Noteworthy Notebooks

Tuesday August 19, 2014: 1:00 pm to 2:00 pm -- Malletts Creek Branch: Program Room

This event is intended for grades 3 to adult

Add some personal style to a notebook by gluing fun paper, cloth, foam, and other items to the cover!

You are welcome to bring your own notebook or use those provided. Tacky glue will be available as an alternative to hot glue.

Comic Book Creations

Tuesday July 8, 2014: 2:00 pm to 3:00 pm -- Pittsfield Branch: Program Room

This event is intended for grade 3 - adult.

Use recycled comic books to make a comics pendant necklace and magnet! Bring your comic books, if you’d like to use them.

Learn about The Polar Express' Michigan Roots

How many of you knew that the classic picture book, The Polar Express, has Michigan roots? The book itself is based in Grand Rapids, which is where the author, Chris Van Allsburg, is from! The story starts out with a young boy who is feeling a bit sad because he’s not so sure anymore that Santa Claus is real. As he lies in bed on Christmas eve, waiting hopefully for the sound of Santa, he instead hears the sound of a locamotive! He hops out of bed and runs outside, only to find a gigantic train waiting for him, filled with other young children. Together, they set off on a Christmas eve adventure to the North Pole.

The Polar Express was also adapted into a film back in 2004, starring Tom Hanks. Did you know that the film, too, has Michigan connections? NPR recently did a story on the locamotive that the film makers used for direct inspiration. When making the movie, the film crew traveled all the way out to little Owosso, Michigan, in order to capture the magic that is the 400 ton Pere Marquette 1225!

“Finally, the train arrives: 16 feet tall, puffing huge blasts of steam. The smell of burning coal fills the air, and the ground literally shakes.”

Do you love The Polar Express? Click through the links in this blog post to place requests on the original book, DVD, or Blu-ray. In fact, if you or your little one are interested in some festive decorating during this holiday season, the AADL even has a Polar Express art print that you can check out and hang up on your walls at home!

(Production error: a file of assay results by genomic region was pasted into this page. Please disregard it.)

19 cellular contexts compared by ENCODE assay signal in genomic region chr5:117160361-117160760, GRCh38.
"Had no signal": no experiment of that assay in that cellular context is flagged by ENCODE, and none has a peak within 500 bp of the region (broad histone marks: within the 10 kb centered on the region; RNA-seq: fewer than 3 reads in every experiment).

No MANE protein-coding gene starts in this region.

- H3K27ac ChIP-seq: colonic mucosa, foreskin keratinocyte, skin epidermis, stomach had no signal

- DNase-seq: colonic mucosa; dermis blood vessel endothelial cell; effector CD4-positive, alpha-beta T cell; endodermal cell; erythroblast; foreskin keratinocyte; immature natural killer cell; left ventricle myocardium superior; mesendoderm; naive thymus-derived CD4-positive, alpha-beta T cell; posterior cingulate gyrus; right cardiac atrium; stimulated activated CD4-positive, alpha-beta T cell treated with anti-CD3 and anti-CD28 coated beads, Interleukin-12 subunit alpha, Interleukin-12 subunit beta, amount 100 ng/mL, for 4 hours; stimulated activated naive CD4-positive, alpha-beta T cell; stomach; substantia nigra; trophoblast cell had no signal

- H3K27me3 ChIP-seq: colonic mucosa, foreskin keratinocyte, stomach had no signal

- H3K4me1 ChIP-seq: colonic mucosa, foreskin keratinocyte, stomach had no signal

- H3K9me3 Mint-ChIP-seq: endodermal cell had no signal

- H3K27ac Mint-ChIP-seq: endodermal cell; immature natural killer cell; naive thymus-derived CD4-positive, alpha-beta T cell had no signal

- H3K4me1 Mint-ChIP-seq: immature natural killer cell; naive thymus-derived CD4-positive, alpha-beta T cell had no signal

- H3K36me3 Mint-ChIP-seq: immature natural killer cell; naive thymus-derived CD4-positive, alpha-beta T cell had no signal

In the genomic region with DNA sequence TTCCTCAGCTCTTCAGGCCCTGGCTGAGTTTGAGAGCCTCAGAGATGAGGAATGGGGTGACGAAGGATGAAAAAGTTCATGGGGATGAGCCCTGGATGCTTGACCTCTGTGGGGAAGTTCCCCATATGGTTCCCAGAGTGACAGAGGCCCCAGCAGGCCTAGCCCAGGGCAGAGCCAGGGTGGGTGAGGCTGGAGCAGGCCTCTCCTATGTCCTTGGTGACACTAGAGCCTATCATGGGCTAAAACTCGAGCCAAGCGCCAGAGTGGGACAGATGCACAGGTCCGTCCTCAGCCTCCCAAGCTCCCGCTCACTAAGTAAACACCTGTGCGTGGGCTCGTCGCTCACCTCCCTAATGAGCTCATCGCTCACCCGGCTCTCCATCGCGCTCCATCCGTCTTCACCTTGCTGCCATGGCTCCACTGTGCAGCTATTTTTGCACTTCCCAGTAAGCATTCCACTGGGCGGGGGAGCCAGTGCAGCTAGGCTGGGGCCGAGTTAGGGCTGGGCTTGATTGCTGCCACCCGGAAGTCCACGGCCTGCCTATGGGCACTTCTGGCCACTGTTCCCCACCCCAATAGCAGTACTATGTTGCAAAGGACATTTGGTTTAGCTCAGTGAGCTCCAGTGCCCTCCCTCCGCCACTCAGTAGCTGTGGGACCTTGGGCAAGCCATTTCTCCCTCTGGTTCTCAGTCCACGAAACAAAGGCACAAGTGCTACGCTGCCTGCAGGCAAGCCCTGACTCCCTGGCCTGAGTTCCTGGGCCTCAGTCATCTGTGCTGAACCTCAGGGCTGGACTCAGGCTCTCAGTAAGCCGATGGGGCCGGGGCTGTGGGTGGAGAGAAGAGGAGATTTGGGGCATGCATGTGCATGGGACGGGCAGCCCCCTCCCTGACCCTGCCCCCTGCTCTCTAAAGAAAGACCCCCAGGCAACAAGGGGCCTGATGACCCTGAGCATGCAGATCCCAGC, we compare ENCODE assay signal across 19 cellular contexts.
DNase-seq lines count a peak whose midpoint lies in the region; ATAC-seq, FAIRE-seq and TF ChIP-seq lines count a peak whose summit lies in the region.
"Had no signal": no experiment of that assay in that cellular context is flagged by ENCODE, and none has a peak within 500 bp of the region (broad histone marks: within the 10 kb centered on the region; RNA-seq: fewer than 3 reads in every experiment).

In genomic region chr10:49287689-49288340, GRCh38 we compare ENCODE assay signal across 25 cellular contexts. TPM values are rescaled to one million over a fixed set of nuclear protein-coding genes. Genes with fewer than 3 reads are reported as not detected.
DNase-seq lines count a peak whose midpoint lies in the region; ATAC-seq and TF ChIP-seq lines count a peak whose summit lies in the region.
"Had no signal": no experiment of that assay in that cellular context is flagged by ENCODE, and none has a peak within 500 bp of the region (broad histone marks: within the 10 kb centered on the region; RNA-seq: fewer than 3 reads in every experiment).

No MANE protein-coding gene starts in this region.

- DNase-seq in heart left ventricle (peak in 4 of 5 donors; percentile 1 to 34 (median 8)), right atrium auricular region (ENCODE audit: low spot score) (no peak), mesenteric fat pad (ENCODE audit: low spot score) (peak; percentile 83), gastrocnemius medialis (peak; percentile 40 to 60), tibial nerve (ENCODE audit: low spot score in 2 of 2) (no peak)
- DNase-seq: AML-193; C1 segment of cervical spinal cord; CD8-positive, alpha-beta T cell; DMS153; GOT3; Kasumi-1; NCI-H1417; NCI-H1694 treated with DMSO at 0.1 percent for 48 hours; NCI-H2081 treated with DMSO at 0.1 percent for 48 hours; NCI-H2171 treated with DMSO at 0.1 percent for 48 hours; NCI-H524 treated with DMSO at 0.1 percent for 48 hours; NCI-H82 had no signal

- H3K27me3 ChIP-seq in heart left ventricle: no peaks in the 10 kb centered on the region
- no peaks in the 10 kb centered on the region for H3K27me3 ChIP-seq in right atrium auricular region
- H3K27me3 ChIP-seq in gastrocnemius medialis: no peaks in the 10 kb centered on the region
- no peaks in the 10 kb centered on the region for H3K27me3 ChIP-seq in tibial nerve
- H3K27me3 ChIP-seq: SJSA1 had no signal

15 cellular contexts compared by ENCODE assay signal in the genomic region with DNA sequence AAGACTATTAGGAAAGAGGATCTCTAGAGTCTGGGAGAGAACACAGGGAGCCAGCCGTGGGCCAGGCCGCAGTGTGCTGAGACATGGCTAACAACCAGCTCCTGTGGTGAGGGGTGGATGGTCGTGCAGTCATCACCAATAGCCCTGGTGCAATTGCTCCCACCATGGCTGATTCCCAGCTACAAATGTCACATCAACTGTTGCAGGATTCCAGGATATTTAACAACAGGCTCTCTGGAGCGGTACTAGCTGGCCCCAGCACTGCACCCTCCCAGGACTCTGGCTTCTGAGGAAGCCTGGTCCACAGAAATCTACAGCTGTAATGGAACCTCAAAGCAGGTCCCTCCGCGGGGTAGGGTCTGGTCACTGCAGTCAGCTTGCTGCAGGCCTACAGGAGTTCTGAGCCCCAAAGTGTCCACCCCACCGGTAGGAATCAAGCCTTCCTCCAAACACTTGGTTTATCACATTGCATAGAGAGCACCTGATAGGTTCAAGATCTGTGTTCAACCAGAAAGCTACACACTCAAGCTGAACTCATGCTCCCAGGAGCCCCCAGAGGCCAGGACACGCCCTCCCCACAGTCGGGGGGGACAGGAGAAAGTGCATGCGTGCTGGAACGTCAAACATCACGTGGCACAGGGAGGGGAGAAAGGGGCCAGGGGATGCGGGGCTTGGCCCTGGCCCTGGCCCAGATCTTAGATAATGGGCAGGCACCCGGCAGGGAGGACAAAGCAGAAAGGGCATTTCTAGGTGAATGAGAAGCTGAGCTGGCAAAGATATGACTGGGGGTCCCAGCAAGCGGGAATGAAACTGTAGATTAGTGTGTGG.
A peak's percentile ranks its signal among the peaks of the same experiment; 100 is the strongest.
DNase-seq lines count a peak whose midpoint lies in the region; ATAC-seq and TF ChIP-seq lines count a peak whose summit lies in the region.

The last installment of Phyllis Reynolds Naylor's beloved "Alice" series is now available!

Phyllis Reynolds Naylor, the author of the long-running, much-loved “Alice” series, has written the series’ final installment, Now I’ll Tell You Everything, available now. This book chronicles Alice from the ages of 18 to 60. It has been long-awaited by many of her fans that have been with Alice since she was nervously starting 6th grade at a new school in The Agony of Alice, first published in 1985.

Since The Agony of Alice, Naylor has published 28 total Alice books, including three prequels to the series geared towards younger readers. Over the course of the series, Alice navigates many of the challenges of growing up. The books often make the list of the American Library Association’s most challenged books due to their frank discussion of families, friendships, religion, dating and sex.

The recent publication of Now I’ll Tell You Everything has left many readers nostalgic. After “growing up with Alice,” knowing that Alice’s adventures are over is a difficult realization for devoted fans. Throughout her writing of the series, Naylor received thousands of letters and emails from these fans expressing their love of the books, sharing their stories and making suggestions for future Alice books (some of which Naylor actually used!).

The Alice books can be enjoyed by all ages. The earlier novels are appropriate for elementary school children, and readers can age along with Alice over time. Older fans who remember Alice from their youth can reread some of the books and now finally find out what the rest of Alice's life has in store for her.

The Snowman